Background: The sector wide approach (SWAp) used in many developing countries is difficult to assess. One way is to consider the essential health package (EHP) which is commonly the vehicle for a SWAp's policies and plans. It is not possible to measure the impact of an EHP by measuring health outcomes in countries such as Malawi. But it is possible to assess the choice of interventions and their delivery in terms of coverage. This paper describes an attempt to assess the Malawi SWAp through its EHP using these available measures of technical efficiency.
Methods: A burden of disease model was used to identify the priority diseases and their estimated incidence. Data from the health management information system (HMIS) were used to measure the coverage of these interventions. A review of the cost-effectiveness of the chosen and potential interventions was undertaken to assess the appropriateness of each intervention used in the EHP. Expenditure data were used to assess the level of funding of the EHP.
Results: 33 of the 55 EHP interventions were found to be potentially cost-effective (<$150/DALY), 12 were not so cost-effective (>$150/DALY) and cost-effective estimates were not available for ten. 15 potential interventions, which were cost-effective and tackling one of the top 20 ranked diseases, were identified.Provision had increased in nearly all EHP services over the period of the SWAp. The rates of out patient attendances and inpatient days per 1000 population had both increased from 929 attendances in 2002/3 to 1135 in 2007/08 and from 124 inpatient days in 2002/03 to 179 in 2007/08.However, by 2007/08 the mean gap between what was required and what was provided was 0.68 of the estimated need. Two services involving the treatment of malaria were overprovided, but the majority were underprovided, with some such as maternity care providing less than half of what was required.The EHP was under-funded throughout the period covering on average 57% of necessary costs. By 2007/08 the funding paid by SWAp partners including the government of Malawi to fund the EHP was at US$13.5 per capita per annum, which was almost half of the revised EHP estimated required expenditure per capita per annum.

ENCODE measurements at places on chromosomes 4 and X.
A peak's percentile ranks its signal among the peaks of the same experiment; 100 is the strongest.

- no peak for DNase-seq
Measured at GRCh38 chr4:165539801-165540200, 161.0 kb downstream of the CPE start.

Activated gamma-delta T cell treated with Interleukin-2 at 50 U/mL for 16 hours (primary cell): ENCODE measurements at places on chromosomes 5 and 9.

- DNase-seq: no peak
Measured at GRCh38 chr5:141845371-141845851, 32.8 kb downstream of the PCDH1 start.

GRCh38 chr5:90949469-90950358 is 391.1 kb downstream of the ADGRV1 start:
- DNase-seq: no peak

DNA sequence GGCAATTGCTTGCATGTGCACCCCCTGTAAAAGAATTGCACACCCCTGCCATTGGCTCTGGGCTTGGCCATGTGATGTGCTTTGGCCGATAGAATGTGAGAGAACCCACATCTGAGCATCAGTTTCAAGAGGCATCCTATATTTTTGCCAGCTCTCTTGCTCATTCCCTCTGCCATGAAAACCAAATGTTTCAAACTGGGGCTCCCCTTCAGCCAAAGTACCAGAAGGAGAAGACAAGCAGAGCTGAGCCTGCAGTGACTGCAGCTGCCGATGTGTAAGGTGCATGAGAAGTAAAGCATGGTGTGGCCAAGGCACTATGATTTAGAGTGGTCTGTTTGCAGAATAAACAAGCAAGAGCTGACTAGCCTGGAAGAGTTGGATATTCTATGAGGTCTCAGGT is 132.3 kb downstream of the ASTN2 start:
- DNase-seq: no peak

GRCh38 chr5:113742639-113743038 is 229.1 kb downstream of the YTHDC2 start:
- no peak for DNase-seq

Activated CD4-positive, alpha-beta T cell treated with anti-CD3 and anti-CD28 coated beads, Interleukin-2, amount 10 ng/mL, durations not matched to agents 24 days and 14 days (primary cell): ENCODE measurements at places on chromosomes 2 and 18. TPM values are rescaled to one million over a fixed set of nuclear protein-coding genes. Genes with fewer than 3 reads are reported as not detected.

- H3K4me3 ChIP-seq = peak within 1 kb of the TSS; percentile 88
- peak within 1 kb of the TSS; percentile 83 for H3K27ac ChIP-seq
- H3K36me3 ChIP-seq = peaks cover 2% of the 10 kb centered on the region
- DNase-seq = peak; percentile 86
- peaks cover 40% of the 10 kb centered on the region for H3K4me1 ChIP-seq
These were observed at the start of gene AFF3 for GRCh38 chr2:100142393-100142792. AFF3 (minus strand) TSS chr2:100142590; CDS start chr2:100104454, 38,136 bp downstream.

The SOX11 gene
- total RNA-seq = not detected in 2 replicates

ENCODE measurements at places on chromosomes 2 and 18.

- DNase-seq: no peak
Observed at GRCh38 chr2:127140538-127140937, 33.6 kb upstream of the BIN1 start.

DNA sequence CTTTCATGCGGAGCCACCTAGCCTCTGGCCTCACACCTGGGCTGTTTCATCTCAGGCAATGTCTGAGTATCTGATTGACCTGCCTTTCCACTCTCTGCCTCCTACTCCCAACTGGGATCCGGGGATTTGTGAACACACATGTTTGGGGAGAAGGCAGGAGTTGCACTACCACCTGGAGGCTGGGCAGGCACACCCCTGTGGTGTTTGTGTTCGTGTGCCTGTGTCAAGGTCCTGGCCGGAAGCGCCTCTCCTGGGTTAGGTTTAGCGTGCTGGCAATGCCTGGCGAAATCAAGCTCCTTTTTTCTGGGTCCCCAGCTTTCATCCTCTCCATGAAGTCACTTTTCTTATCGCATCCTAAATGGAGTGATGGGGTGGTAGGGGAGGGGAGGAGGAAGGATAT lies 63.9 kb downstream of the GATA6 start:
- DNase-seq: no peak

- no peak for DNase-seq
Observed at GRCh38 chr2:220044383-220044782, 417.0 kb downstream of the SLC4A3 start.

Discussion: The SWAp had invested in some very cost-effective health interventions. In terms of numbers of patients treated, the EHP had delivered two thirds of the services required. This was despite serious under-funding of the EHP, an increase in the population and shortage of staff.
Conclusions: The identification of interventions of proven effectiveness and good value for money and earmarked funding through a SWAp process can produce measurable improvement in health service delivery at extremely low cost.